The escalating tensions in the Sino-Indian border, Hong Kong, South and East China seas, increasing investments in nuclear weapons able to reach many NATO members, violation of human rights regarding the Uyghur minority and disinformation campaigns attempted the European Union to an aggressive Chinese diplomacy style and its inability to stand up to it. The EU’s foreign policy chief, Josep Borrell highlighted Beijing’s advances to play on the differences between Europeans. It is not news that Chinese investments in Europe have repeatedly blocked EU statements criticizing Beijing’s actions, as it was the case of Hungary and Greece rejecting a declaration against Chinese actions in the South China sea. However, in the past months, China tried to intervene in the European information network. In April, for example, Beijing pressured Brussels to modify the wording of the EU’s report on disinformation. Along with, the China Daily, under the influence of the Chinese Foreign Ministry, required the EU ambassador to delete a sentence declaring that the outbreak of the pandemic happened in China as a condition to publish a Sino-European relations celebration text (co-written by him and 27 EU ambassadors). The modification was accepted by the EU delegation, causing a fierce opposition in Europe. Also in this period, the Chinese embassy in France accused French care workers of abandoning elderly patients to starve and die. This type of declarations about the mismanagement of European countries toward the crisis and the spread of fake news led the European Commission Vice-President, Vera Jourova, to say that, “Foreign actors and certain third countries, in particular Russia and China, have engaged in targeted influence operations and disinformation campaigns around COVID-19 in the EU, its neighborhood and globally, seeking to undermine democratic debate and exacerbate social polarization, and improve their image in the COVID-19 context.”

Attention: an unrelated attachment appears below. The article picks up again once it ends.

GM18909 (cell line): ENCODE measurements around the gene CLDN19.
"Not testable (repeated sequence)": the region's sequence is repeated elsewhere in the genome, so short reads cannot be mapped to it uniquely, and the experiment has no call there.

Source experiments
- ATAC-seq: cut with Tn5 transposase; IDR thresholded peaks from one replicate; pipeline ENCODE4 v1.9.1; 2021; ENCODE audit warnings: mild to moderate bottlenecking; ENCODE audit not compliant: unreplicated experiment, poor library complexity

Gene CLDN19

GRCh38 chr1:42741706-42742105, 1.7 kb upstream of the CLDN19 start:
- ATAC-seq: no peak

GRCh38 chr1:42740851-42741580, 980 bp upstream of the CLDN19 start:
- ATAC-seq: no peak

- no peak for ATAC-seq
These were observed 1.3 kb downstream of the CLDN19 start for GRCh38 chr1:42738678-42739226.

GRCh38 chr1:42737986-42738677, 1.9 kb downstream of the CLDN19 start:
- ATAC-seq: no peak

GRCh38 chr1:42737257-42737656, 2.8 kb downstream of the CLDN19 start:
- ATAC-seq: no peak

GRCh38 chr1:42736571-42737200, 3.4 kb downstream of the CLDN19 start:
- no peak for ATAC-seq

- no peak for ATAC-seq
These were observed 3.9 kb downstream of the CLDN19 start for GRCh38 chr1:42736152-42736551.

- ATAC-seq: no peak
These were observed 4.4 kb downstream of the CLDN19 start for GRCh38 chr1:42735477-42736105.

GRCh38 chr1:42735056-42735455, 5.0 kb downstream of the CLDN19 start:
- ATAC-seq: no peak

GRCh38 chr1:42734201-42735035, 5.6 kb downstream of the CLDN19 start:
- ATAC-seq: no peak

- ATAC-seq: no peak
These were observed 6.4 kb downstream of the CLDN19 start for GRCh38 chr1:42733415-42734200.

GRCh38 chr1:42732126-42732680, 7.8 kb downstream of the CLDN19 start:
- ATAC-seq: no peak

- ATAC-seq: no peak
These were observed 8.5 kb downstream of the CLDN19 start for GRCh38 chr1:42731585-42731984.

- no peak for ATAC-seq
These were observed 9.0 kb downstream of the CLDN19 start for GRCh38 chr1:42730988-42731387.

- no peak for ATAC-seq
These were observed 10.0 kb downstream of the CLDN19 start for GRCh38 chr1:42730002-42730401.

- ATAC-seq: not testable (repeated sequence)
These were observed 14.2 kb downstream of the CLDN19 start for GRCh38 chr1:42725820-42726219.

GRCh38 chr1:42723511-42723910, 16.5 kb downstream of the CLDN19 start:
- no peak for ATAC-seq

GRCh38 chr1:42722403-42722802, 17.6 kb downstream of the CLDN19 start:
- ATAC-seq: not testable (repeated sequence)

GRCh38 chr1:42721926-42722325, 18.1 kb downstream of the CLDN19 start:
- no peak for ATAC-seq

In Europe, the last word in foreign affairs still rests on national governments, so that it remains difficult to present a united front against or in favor of foreign actors in many matters. Knowing that different European countries face different types of pressure, it is important to hold an open yet watchful posture toward foreign investments in companies that are key to the national interest and security. In the Sino-European case, for example, China is a relevant partner in climate change policies, the EU’s biggest source of imports, and its second-biggest export market. Particularly, China holds many investments in Europe, buying for instance stakes in many airports, ports, and relevant industrial companies. Most of these are made by private actors, thus representing no political harm. However, several private actors are subsidized by the Chinese government, causing unfair competition to European companies, and raising concern that some of these actors may be influenced by the Chinese government.